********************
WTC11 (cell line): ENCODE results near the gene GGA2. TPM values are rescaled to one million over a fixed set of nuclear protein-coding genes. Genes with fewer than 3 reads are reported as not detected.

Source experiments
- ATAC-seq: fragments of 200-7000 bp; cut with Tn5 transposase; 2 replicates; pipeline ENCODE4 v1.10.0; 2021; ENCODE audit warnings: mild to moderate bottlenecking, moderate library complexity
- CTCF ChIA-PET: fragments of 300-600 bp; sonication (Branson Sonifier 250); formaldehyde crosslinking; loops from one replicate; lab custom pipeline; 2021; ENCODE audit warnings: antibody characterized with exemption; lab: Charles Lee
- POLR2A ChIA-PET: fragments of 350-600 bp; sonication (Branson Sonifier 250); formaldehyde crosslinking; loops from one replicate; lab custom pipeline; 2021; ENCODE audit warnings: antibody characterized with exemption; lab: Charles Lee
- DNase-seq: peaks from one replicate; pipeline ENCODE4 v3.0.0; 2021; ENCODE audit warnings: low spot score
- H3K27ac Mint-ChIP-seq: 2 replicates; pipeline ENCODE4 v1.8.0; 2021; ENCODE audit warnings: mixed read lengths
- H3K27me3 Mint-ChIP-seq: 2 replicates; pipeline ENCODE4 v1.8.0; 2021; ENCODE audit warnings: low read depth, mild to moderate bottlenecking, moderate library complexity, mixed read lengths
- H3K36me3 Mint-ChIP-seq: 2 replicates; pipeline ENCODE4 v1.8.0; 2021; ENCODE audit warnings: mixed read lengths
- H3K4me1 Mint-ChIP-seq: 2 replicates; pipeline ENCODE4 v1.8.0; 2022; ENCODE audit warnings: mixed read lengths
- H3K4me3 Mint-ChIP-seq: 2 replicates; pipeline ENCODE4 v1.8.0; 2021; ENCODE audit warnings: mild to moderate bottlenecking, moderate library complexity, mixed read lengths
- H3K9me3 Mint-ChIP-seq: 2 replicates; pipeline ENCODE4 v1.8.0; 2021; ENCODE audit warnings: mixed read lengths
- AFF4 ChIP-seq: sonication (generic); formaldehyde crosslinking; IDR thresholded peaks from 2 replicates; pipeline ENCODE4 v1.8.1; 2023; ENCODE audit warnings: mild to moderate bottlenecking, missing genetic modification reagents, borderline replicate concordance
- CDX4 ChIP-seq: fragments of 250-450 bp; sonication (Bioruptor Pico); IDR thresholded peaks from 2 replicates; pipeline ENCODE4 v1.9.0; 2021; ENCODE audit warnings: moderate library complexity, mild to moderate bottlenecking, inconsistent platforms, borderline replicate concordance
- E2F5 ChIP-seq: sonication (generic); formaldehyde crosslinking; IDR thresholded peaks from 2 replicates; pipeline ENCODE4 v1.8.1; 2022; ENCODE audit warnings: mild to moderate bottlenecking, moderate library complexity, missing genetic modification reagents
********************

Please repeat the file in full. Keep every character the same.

WTC11 (cell line): ENCODE results near the gene GGA2. TPM values are rescaled to one million over a fixed set of nuclear protein-coding genes. Genes with fewer than 3 reads are reported as not detected.

Source experiments
- ATAC-seq: fragments of 200-7000 bp; cut with Tn5 transposase; 2 replicates; pipeline ENCODE4 v1.10.0; 2021; ENCODE audit warnings: mild to moderate bottlenecking, moderate library complexity
- CTCF ChIA-PET: fragments of 300-600 bp; sonication (Branson Sonifier 250); formaldehyde crosslinking; loops from one replicate; lab custom pipeline; 2021; ENCODE audit warnings: antibody characterized with exemption; lab: Charles Lee
- POLR2A ChIA-PET: fragments of 350-600 bp; sonication (Branson Sonifier 250); formaldehyde crosslinking; loops from one replicate; lab custom pipeline; 2021; ENCODE audit warnings: antibody characterized with exemption; lab: Charles Lee
- DNase-seq: peaks from one replicate; pipeline ENCODE4 v3.0.0; 2021; ENCODE audit warnings: low spot score
- H3K27ac Mint-ChIP-seq: 2 replicates; pipeline ENCODE4 v1.8.0; 2021; ENCODE audit warnings: mixed read lengths
- H3K27me3 Mint-ChIP-seq: 2 replicates; pipeline ENCODE4 v1.8.0; 2021; ENCODE audit warnings: low read depth, mild to moderate bottlenecking, moderate library complexity, mixed read lengths
- H3K36me3 Mint-ChIP-seq: 2 replicates; pipeline ENCODE4 v1.8.0; 2021; ENCODE audit warnings: mixed read lengths
- H3K4me1 Mint-ChIP-seq: 2 replicates; pipeline ENCODE4 v1.8.0; 2022; ENCODE audit warnings: mixed read lengths
- H3K4me3 Mint-ChIP-seq: 2 replicates; pipeline ENCODE4 v1.8.0; 2021; ENCODE audit warnings: mild to moderate bottlenecking, moderate library complexity, mixed read lengths
- H3K9me3 Mint-ChIP-seq: 2 replicates; pipeline ENCODE4 v1.8.0; 2021; ENCODE audit warnings: mixed read lengths
- AFF4 ChIP-seq: sonication (generic); formaldehyde crosslinking; IDR thresholded peaks from 2 replicates; pipeline ENCODE4 v1.8.1; 2023; ENCODE audit warnings: mild to moderate bottlenecking, missing genetic modification reagents, borderline replicate concordance
- CDX4 ChIP-seq: fragments of 250-450 bp; sonication (Bioruptor Pico); IDR thresholded peaks from 2 replicates; pipeline ENCODE4 v1.9.0; 2021; ENCODE audit warnings: moderate library complexity, mild to moderate bottlenecking, inconsistent platforms, borderline replicate concordance
- E2F5 ChIP-seq: sonication (generic); formaldehyde crosslinking; IDR thresholded peaks from 2 replicates; pipeline ENCODE4 v1.8.1; 2022; ENCODE audit warnings: mild to moderate bottlenecking, moderate library complexity, missing genetic modification reagents